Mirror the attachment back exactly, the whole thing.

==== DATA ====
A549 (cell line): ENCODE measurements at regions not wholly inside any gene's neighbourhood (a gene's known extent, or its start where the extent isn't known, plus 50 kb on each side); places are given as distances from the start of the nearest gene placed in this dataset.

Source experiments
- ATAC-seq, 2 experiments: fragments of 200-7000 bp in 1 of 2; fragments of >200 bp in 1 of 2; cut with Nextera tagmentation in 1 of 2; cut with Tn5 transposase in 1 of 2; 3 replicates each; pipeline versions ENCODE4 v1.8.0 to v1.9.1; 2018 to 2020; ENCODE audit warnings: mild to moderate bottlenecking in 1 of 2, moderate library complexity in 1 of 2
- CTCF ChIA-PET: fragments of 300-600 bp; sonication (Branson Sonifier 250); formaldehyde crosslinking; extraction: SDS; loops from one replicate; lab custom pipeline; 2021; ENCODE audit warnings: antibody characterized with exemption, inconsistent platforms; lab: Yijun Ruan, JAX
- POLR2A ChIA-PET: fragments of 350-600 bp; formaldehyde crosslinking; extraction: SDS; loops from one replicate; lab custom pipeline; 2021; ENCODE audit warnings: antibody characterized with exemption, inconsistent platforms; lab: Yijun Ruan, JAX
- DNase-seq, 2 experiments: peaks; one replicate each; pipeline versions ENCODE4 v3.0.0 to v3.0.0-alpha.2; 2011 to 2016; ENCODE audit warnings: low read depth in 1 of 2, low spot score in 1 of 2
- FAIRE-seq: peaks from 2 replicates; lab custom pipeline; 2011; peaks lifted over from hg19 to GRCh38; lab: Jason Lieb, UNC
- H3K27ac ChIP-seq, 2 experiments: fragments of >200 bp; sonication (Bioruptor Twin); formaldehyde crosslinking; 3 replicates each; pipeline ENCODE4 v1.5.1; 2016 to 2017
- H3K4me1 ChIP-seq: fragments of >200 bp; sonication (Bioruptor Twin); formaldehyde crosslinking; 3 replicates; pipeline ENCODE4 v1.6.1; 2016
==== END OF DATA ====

A549 (cell line): ENCODE measurements at regions not wholly inside any gene's neighbourhood (a gene's known extent, or its start where the extent isn't known, plus 50 kb on each side); places are given as distances from the start of the nearest gene placed in this dataset.

Source experiments
- ATAC-seq, 2 experiments: fragments of 200-7000 bp in 1 of 2; fragments of >200 bp in 1 of 2; cut with Nextera tagmentation in 1 of 2; cut with Tn5 transposase in 1 of 2; 3 replicates each; pipeline versions ENCODE4 v1.8.0 to v1.9.1; 2018 to 2020; ENCODE audit warnings: mild to moderate bottlenecking in 1 of 2, moderate library complexity in 1 of 2
- CTCF ChIA-PET: fragments of 300-600 bp; sonication (Branson Sonifier 250); formaldehyde crosslinking; extraction: SDS; loops from one replicate; lab custom pipeline; 2021; ENCODE audit warnings: antibody characterized with exemption, inconsistent platforms; lab: Yijun Ruan, JAX
- POLR2A ChIA-PET: fragments of 350-600 bp; formaldehyde crosslinking; extraction: SDS; loops from one replicate; lab custom pipeline; 2021; ENCODE audit warnings: antibody characterized with exemption, inconsistent platforms; lab: Yijun Ruan, JAX
- DNase-seq, 2 experiments: peaks; one replicate each; pipeline versions ENCODE4 v3.0.0 to v3.0.0-alpha.2; 2011 to 2016; ENCODE audit warnings: low read depth in 1 of 2, low spot score in 1 of 2
- FAIRE-seq: peaks from 2 replicates; lab custom pipeline; 2011; peaks lifted over from hg19 to GRCh38; lab: Jason Lieb, UNC
- H3K27ac ChIP-seq, 2 experiments: fragments of >200 bp; sonication (Bioruptor Twin); formaldehyde crosslinking; 3 replicates each; pipeline ENCODE4 v1.5.1; 2016 to 2017
- H3K4me1 ChIP-seq: fragments of >200 bp; sonication (Bioruptor Twin); formaldehyde crosslinking; 3 replicates; pipeline ENCODE4 v1.6.1; 2016